The term we use is elevating lives. There’s an academic experience here, there’s an athletic experience here, but there’s also dedicated support staff here that focus on the development of the holistic individual. We want [student-athletes] to have an incredible opportunity when they get here, and then we want to see them squeeze everything out of their time here. But it doesn’t end when they graduate or when their eligibility is up in their sport. It just begins then. 

We’ve collaborated with Richard Davidson and the Center for Healthy Minds, and we’ve got a full-time person that works on mindfulness. Some people view that as a way to perform better on the court, or on the field or in the pool. There’s truth to that. But I think that’s a good example of a skill that is developed via sport; it’s a lifelong skill to be able to center oneself.

You were Barry Alvarez’s deputy athletic director for several years before he retired, and he was your head coach when you were playing Wisconsin football. Has that time with Alvarez influenced your current role?

Absolutely. I’ve learned so much from Barry going on 30 years now. So many of the lessons I learned as a student-athlete came from his teachings and the philosophy that he built his football program on. One of the things that stuck with me most about Barry is that, in every decision that he made, both as a football coach and as an athletic director, his first questions were: “Is this great for our kids? Is it good for our kids? Is it going to benefit our kids?” And if the answer was yes, then most of the time, if not all the time, he said, “Let’s figure out how to get it done and how to do it. If it’s good for our kids, then we should get excited about it.” And I think that’s the right place to start on just about every decision that needs to be made.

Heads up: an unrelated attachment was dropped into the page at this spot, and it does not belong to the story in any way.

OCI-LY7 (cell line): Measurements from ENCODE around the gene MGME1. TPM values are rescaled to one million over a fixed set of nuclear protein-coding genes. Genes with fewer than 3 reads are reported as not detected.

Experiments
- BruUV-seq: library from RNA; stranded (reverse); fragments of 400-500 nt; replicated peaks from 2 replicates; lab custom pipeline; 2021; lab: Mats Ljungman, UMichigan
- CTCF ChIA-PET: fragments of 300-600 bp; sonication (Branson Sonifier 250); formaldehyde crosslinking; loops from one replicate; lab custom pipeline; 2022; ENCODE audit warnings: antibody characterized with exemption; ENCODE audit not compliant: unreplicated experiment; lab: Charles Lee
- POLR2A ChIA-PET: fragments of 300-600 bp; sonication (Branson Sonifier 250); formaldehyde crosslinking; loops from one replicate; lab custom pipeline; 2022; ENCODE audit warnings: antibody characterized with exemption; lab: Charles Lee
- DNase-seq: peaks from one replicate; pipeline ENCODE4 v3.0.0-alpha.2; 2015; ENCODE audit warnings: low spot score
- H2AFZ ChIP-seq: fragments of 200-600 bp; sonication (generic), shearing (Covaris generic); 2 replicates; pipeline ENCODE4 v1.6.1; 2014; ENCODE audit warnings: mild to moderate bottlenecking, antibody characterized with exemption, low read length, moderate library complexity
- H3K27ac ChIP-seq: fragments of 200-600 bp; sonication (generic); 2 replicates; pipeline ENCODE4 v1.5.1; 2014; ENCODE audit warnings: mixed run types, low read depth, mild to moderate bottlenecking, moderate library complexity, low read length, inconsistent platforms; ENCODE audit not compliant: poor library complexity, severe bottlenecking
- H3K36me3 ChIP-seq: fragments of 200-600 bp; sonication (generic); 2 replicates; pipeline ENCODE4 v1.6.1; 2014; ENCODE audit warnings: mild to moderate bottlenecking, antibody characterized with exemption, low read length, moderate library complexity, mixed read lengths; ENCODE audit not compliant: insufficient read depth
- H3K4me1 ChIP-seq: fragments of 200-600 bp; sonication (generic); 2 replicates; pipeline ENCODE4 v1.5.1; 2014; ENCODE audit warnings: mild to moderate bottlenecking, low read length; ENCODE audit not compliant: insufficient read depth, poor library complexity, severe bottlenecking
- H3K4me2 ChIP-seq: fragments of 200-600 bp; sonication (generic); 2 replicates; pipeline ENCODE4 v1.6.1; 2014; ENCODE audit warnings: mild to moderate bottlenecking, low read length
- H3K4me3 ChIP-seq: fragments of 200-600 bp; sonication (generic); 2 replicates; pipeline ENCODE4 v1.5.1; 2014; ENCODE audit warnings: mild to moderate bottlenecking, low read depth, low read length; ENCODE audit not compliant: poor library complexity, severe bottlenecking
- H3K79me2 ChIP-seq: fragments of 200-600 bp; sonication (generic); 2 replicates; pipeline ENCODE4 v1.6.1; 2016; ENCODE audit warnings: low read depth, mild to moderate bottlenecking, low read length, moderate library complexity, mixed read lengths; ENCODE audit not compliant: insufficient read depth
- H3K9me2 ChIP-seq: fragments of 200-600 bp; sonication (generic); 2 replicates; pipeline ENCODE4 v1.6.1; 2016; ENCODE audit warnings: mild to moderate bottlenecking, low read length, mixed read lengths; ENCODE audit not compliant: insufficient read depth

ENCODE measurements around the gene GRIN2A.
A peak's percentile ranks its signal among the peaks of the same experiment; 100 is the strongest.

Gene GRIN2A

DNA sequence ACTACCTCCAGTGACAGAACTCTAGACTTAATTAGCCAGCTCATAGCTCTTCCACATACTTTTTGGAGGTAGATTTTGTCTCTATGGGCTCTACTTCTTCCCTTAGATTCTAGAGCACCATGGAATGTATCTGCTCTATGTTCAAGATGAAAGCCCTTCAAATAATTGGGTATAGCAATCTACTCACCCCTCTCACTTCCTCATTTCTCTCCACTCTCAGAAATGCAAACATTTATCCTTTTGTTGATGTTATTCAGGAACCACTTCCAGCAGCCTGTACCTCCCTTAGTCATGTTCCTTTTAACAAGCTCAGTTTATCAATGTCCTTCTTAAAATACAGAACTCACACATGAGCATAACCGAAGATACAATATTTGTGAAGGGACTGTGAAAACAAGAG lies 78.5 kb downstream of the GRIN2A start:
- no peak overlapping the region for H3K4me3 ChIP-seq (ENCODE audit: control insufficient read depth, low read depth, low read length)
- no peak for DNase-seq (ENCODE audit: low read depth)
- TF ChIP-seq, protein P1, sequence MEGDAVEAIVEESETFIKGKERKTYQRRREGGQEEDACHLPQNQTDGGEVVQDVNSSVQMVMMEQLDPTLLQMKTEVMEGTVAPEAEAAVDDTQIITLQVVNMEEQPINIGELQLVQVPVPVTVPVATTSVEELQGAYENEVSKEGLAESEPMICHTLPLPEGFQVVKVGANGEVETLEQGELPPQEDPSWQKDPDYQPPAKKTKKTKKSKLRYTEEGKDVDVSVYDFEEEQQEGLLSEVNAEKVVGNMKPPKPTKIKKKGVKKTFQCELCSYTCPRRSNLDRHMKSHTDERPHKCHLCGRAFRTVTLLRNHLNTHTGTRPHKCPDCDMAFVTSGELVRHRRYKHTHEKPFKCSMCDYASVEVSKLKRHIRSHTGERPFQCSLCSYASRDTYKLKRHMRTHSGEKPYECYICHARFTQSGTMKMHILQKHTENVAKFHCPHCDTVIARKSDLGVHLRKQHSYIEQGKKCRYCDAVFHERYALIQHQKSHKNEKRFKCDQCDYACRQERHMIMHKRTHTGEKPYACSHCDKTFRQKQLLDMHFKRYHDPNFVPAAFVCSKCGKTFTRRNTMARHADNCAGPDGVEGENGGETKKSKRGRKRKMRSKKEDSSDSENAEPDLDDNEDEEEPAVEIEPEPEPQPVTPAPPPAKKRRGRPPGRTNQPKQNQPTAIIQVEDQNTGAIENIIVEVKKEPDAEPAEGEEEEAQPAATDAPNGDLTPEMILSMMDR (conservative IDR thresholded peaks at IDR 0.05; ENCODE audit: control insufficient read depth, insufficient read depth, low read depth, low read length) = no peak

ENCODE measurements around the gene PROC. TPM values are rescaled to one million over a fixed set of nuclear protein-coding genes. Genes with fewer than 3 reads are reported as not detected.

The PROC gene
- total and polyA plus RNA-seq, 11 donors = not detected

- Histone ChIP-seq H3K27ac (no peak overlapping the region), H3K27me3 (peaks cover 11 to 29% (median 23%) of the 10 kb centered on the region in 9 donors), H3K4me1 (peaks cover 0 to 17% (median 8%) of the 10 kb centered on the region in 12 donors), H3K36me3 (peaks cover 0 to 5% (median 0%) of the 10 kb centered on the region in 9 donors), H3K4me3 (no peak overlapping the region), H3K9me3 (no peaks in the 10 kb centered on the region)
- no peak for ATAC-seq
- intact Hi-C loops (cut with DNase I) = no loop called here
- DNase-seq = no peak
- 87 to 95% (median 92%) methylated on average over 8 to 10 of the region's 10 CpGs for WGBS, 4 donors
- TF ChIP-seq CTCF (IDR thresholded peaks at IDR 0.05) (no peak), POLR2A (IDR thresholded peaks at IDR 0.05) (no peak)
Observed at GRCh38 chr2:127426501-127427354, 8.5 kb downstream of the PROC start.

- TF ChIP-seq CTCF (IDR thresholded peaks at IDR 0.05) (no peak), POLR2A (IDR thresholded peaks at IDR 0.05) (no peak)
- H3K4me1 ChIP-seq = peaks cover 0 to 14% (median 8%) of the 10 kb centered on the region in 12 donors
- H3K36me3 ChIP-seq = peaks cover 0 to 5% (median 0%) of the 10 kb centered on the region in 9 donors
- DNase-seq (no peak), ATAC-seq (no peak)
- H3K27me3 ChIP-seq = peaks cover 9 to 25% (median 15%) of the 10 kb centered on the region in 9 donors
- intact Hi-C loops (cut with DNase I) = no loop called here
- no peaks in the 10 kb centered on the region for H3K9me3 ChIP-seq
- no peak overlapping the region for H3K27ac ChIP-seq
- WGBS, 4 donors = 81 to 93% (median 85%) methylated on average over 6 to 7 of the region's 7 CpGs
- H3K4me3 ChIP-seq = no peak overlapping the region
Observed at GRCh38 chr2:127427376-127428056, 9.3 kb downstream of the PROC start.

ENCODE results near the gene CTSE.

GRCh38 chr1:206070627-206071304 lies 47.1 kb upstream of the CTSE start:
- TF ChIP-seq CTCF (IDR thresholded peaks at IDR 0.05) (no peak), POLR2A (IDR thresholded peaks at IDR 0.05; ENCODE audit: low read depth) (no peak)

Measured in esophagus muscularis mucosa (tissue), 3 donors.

What are some of your favorite moments from your first six months? 

There’s been no shortage of them. Obviously, the national championship women’s volleyball program had an incredible experience. They’re unbelievable representatives of the university and they are fierce competitors at the same time. The way our football season and our team bounced back from a start that no one had prepared for. We saw a program come together and fight through it week to week, and I was thrilled for them that they were able to experience the success that they did. It’s been a blast to watch our men’s basketball team compete. Expectations from the outside weren’t very high, and it’s always rewarding to prove critics wrong. But there are so many stories, and the best part about this job is that you meet so many amazing people. Someone like Matt Henningsen, who was the Comeback Player of the Year in the football program and a 4.0 engineering student. He’s an example of the kind of student-athletes that we have here that are going to be successful in anything they do. 

What is it that makes Wisconsin special?

We’ve always had a different way of going about our business. It’s one of the things we take pride in. Our approach isn’t necessarily married to that of our colleagues around the country. I feel really fortunate in leading a program that has received such a high level of support for so many years, whether that’s from our fans, campus, or our donors. I don’t take that for granted. The support and encouragement that our program has received and that I have personally received from Badger Nation has been incredible. I think it’s one of the things that makes Wisconsin special.